Tuesday, December 11, 2012

The ongoing debate about the control group

So we’re almost ready to submit a manuscript but there’s one more experiment that needs to be done. It will be the experiment many people asked for when I presented my poster at a meeting, so if it shows what we hope it does it will be a crucial figure in the paper. This was the discussion I had yesterday with my PI:

PI:”I don’t think we need to run the control animals, just the [disease model] group and the treatment group.”

Me:”I think it’s wrong not to include the control group, because people will want to see if the [disease model] group performs worse than the controls”.

PI:”We have shown that multiple times, I don’t need to see the control group again”.

Me:”I think reviewers will disagree”.

--rinse and repeat, have this discussion five times over, PI still not convinced, but said that we would do the control group “but only because I wanted to”. Fine.

Today: PI comes into our office and says:”If we do the control group I don’t want you to include it in the paper or do stats on it because then we’ll have to increase our n.”

Me: repeat all arguments from yesterday, now with steam coming out of my ears because I don’t understand how we shouldn’t include the control group. PI doesn’t want to give in and makes me feel like we only run the group because I want to.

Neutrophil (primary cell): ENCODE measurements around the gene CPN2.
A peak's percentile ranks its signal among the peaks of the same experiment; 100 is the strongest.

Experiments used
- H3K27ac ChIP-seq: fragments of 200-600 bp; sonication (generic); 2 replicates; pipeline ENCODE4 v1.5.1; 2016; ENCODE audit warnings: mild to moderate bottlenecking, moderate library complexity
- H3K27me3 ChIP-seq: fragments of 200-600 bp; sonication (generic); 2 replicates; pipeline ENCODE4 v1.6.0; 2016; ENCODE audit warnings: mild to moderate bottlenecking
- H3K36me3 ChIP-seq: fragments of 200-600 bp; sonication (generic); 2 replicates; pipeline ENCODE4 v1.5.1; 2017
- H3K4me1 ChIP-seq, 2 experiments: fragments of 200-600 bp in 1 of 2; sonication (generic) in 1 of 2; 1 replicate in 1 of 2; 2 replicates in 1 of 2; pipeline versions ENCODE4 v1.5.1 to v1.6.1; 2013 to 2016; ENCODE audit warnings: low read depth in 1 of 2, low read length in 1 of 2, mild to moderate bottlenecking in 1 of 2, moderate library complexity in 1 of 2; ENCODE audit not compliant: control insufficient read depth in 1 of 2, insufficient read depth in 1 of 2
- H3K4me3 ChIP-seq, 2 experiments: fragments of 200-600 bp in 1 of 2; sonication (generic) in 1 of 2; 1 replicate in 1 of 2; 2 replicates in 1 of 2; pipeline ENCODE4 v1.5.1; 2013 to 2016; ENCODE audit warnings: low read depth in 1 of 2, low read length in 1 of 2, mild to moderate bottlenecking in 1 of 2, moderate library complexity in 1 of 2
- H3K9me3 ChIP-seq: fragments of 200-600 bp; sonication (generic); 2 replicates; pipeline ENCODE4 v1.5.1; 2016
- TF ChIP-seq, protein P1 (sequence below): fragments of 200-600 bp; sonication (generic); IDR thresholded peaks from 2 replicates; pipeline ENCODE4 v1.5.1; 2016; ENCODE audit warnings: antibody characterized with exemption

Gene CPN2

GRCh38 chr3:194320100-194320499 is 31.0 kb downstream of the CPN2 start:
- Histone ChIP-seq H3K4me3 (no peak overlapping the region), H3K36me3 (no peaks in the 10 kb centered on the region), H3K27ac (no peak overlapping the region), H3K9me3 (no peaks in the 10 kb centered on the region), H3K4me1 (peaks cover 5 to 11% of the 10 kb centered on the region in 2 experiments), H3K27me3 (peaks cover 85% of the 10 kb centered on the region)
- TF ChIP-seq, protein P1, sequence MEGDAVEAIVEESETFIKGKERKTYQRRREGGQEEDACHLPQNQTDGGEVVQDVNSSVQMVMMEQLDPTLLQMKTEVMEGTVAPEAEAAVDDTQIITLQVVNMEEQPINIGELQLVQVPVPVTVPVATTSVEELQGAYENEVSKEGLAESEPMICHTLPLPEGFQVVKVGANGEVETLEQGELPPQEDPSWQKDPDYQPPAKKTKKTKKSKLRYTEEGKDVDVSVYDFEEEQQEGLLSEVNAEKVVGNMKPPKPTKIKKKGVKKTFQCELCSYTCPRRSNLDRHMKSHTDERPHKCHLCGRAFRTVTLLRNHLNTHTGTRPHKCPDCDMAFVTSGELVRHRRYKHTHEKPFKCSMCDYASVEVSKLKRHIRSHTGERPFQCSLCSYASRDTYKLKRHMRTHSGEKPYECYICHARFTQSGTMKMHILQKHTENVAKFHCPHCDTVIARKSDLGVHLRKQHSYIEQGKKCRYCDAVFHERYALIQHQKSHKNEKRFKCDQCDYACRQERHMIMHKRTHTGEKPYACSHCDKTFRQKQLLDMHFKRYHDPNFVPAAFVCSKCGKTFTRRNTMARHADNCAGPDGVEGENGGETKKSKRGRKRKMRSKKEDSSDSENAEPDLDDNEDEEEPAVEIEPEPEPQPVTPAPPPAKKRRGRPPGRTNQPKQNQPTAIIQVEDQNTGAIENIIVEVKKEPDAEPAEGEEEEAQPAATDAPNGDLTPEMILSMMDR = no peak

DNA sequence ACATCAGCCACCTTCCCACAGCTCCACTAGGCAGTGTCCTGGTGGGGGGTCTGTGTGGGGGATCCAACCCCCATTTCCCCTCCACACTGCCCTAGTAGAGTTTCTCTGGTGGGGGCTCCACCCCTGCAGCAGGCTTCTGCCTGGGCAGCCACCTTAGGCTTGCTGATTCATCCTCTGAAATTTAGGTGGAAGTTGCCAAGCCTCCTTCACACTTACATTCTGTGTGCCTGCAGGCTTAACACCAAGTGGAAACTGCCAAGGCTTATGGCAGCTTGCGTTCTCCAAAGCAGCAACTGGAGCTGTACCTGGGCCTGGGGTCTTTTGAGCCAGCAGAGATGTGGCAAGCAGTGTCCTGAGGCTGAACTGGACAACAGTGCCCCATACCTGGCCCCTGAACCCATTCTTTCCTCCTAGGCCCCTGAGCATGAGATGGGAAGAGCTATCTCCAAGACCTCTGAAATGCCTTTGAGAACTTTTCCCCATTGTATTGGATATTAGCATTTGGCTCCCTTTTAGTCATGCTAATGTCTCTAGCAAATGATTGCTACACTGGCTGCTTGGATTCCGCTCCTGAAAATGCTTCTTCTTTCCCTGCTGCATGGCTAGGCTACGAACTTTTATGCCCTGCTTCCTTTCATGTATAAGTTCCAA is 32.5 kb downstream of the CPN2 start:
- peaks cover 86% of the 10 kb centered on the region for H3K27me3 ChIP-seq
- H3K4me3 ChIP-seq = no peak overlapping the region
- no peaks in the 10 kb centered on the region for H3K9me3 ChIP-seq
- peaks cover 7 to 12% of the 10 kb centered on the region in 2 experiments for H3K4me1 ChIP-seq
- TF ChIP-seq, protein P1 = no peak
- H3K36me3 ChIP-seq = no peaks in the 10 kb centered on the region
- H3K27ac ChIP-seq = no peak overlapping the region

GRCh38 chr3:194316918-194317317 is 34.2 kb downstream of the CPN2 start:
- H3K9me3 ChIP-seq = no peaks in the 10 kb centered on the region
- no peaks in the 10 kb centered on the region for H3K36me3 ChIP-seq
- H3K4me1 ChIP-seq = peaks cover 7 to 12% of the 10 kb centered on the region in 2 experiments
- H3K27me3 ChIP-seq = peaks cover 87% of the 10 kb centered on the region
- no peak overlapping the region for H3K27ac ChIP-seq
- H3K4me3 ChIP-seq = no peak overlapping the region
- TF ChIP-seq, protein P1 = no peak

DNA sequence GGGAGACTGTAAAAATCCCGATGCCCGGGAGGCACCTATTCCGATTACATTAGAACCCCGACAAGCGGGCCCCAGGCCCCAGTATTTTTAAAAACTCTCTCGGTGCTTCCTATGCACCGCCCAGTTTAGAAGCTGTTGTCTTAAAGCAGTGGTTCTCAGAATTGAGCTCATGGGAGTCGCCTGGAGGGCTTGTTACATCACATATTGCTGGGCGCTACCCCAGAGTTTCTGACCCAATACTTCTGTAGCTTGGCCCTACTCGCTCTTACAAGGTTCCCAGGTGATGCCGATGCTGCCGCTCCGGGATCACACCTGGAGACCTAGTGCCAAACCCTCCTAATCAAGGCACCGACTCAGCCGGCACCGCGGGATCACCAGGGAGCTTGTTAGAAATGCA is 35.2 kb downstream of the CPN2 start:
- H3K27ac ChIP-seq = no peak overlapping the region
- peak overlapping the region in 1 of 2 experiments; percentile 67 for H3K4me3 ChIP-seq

Me:”I think that’s wrong. Also, I think people would want to compare to what extend the treatment improves the behavior in the [disease model] group.”

PI:”Oh okay, I guess that makes some sense. You’re lucky I’m so easy to convince.”

I almost gave in because it made me so angry I couldn't convince my PI but I'm glad I stuck to what I thought was right. But this was almost another post about crying in science.

1 comment:

  1. I had similar discussions with my former prof and i always "won" by adding the control group. That said, since I repeated my experiemnts a lot I didn't have as many control animals as "treatment ones" since over all, the controls had smaller CV/Stdev/adverse effects and therefore the stats were easier to break down. Needed to do a lot of pre-stats to test outcome/significance though to get it right.

    godd luck